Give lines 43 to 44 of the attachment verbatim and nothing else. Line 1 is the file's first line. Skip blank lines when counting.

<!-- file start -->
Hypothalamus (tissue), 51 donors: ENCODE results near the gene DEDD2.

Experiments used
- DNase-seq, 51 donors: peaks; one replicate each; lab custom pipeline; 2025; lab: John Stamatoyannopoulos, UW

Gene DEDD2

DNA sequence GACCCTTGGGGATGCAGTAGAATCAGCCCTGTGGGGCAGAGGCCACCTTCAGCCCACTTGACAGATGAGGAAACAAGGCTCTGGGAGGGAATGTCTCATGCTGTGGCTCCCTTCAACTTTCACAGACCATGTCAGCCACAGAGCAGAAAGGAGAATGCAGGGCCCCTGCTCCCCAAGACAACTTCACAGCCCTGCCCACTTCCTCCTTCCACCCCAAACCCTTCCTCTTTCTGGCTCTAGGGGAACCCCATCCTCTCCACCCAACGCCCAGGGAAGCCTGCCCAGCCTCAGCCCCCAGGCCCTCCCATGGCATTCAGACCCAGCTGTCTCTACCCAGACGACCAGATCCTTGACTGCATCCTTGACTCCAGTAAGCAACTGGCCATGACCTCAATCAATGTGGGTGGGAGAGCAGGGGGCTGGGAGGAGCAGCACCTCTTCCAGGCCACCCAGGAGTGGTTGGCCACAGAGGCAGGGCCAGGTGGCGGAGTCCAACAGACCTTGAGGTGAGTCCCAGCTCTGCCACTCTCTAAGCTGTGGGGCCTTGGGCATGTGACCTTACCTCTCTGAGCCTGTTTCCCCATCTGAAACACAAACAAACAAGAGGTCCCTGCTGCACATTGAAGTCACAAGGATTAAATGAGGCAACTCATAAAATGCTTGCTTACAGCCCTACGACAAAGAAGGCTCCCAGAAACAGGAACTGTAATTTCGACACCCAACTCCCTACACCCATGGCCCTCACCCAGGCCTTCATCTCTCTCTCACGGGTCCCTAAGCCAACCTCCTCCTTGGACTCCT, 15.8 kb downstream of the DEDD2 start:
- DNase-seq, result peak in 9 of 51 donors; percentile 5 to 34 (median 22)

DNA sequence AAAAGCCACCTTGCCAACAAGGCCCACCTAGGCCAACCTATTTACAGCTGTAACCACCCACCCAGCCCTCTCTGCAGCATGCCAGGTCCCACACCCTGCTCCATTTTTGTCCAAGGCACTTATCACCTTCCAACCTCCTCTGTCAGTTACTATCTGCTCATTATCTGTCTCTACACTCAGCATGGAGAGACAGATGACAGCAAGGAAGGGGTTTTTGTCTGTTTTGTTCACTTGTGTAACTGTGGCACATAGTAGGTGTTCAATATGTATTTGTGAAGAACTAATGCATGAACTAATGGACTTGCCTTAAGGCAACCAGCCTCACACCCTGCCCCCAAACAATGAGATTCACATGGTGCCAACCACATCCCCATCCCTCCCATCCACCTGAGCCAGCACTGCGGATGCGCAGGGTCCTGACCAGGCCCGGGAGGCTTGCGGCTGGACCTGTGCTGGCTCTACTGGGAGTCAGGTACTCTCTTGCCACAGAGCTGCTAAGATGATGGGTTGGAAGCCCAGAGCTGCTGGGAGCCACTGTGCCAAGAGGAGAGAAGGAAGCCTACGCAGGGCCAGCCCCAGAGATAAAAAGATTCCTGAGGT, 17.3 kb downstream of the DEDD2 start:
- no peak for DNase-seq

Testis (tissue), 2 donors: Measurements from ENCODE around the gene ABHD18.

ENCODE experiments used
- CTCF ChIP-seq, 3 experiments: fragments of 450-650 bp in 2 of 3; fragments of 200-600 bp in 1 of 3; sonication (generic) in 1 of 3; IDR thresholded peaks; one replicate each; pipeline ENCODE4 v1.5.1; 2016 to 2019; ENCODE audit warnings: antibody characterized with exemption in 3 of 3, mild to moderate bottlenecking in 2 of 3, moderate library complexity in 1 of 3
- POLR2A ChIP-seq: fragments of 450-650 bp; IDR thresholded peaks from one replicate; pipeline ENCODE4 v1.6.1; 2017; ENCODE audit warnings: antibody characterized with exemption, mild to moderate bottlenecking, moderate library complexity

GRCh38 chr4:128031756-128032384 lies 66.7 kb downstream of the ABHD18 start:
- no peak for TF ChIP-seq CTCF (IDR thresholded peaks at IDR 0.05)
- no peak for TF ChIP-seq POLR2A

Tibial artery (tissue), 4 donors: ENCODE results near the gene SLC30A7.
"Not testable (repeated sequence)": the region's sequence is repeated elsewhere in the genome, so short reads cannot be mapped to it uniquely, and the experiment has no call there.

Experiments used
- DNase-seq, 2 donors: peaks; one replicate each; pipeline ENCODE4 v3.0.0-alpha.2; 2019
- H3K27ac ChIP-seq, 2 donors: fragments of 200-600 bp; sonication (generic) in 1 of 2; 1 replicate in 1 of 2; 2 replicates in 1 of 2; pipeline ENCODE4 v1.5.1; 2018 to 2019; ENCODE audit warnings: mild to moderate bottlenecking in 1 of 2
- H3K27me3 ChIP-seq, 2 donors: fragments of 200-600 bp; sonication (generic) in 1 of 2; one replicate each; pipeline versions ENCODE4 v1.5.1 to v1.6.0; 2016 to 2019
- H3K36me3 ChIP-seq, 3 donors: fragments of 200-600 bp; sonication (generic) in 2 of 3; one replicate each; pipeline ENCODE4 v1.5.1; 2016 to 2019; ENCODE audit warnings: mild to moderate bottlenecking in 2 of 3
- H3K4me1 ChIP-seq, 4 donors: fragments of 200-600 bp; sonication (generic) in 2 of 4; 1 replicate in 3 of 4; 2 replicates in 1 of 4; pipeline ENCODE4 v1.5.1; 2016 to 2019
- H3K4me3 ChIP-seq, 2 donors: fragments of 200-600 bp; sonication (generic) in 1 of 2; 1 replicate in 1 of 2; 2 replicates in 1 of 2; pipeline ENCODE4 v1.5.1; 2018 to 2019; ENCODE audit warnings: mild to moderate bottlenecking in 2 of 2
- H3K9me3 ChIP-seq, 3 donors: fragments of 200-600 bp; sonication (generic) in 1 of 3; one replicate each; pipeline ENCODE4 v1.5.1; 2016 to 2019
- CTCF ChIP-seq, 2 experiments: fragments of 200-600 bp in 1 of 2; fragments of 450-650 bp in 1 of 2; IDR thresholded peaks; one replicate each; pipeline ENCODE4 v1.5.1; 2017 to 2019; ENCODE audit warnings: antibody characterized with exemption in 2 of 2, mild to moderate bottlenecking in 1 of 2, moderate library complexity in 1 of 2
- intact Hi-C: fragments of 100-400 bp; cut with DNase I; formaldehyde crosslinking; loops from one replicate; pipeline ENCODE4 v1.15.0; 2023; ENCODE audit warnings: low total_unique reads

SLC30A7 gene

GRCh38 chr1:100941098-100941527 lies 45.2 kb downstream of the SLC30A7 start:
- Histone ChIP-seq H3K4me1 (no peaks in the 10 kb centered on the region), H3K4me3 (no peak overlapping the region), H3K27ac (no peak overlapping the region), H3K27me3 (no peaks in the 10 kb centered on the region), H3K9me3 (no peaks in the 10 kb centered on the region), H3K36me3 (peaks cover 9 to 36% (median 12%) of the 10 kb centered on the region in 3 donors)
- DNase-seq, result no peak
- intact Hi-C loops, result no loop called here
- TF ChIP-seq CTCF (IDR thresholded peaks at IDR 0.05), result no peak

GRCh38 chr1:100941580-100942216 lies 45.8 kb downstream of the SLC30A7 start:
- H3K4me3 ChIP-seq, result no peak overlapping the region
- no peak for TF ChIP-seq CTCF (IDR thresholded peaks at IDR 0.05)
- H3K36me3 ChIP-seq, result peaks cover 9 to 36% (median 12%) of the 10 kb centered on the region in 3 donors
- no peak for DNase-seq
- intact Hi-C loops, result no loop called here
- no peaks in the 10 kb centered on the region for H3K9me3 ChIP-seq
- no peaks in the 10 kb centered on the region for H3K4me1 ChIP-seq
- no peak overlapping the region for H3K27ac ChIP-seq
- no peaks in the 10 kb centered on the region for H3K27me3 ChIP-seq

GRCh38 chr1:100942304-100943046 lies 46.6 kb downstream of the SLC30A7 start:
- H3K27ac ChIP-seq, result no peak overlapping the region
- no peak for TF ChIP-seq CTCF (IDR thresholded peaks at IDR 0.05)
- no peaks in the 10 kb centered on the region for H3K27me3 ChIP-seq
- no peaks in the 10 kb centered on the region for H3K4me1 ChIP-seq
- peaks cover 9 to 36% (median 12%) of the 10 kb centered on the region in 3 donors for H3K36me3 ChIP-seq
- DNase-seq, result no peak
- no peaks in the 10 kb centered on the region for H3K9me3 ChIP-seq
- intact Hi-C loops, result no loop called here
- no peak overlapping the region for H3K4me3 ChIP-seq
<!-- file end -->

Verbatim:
- no peaks in the 10 kb centered on the region for H3K27me3 ChIP-seq

GRCh38 chr1:100942304-100943046 lies 46.6 kb downstream of the SLC30A7 start: